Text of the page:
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Client story


Client: The European Space Agency
Region: Europe
Industry: Aerospace & defense

As part of an established consortium of scientific and industry experts, led by GMV, Capgemini supported the ESA in raising the global standard of emissions data quality to help build a more sustainable future

Client Challenge: The European Space Agency (ESA) wanted to improve decision-making in climate change mitigation by addressing the challenges of inconsistent methodologies, uncertainties in greenhouse gas (GHG) emission inventories, and limited accessibility to atmospheric data.
Solution: ESA’s World Emission portal centralizes global data on GHGs and atmospheric pollutants, leveraging satellite observations to provide more precise, frequently updated information with improved spatial and temporal resolution.


  • The democratization of complex satellite observation data, extending the scientific value chain and supporting more confident decision-making
  • A more complete regional and global picture of pollutants and their origins, location, and composition
  • Easier and more frequent access to GHG emission reports – eventually allowing for the assessment of reduction measurements and their effectiveness
  • More accurate and timely data available to governments, policymakers, and other stakeholders
  • Fewer challenges resulting from fragmented national emissions inventories

The European Space Agency (ESA)’s Earth Observation program helps society better understand the health and complexity of the planet. In turn, this enables decision-makers and citizens to make more informed choices on how political and economic actions affect Earth’s environment.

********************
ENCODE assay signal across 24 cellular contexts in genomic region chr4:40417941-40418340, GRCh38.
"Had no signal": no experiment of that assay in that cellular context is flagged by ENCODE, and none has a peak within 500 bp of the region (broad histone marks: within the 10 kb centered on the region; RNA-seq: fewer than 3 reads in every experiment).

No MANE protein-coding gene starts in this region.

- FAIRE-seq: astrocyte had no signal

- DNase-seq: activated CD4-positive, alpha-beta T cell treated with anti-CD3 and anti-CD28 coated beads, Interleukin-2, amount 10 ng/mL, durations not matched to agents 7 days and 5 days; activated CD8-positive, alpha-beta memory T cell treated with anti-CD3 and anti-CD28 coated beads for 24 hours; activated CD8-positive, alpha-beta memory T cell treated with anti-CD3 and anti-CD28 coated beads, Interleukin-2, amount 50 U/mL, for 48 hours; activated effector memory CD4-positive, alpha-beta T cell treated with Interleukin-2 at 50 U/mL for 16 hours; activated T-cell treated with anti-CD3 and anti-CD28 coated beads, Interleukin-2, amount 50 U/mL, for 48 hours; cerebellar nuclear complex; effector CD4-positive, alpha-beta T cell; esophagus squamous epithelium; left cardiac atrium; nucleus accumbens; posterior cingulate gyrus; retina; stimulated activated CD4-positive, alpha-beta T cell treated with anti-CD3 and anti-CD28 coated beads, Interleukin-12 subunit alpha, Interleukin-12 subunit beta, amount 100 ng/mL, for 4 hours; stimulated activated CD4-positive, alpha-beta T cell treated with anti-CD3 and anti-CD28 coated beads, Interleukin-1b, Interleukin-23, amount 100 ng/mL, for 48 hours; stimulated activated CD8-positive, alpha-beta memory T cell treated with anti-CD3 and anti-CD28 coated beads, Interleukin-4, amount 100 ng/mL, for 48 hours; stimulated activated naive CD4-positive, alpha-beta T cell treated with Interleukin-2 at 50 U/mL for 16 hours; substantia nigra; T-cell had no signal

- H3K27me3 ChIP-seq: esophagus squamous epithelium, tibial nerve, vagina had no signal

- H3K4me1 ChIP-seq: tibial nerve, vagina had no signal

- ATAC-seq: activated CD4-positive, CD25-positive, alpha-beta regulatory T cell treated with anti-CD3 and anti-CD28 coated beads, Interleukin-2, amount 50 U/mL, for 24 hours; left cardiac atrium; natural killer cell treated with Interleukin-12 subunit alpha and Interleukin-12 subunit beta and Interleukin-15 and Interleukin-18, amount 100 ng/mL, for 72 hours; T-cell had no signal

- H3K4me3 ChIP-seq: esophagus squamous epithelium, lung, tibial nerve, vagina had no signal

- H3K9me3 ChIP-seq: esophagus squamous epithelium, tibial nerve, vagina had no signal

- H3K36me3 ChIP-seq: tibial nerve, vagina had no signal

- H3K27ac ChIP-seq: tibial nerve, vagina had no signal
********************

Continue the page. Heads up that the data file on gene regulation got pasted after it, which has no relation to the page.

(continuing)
For example, helping people better understand the makeup of atmospheric pollutants and greenhouse gases (GHGs) is foundational for reducing the emissions that lead to poor air quality and respiratory illnesses. Tackling the impact of pollutants on the Earth’s atmosphere is one of the most important priorities of the modern era as the international community works together to tackle air pollution.

Individual countries maintain emission inventories that provide essential information on the release of harmful gases into the atmosphere, including their source, magnitude, geographic coverage, and how they change over time. These inventories provide governments, organizations, and policy makers with authoritative data against which to benchmark the effectiveness of existing measures and determine future strategies.

But establishing a clear picture of GHG emissions is not straightforward. These pollutants and gases travel over long distances and cross national boundaries while data is compiled in local emissions inventories that use inconsistent methodologies.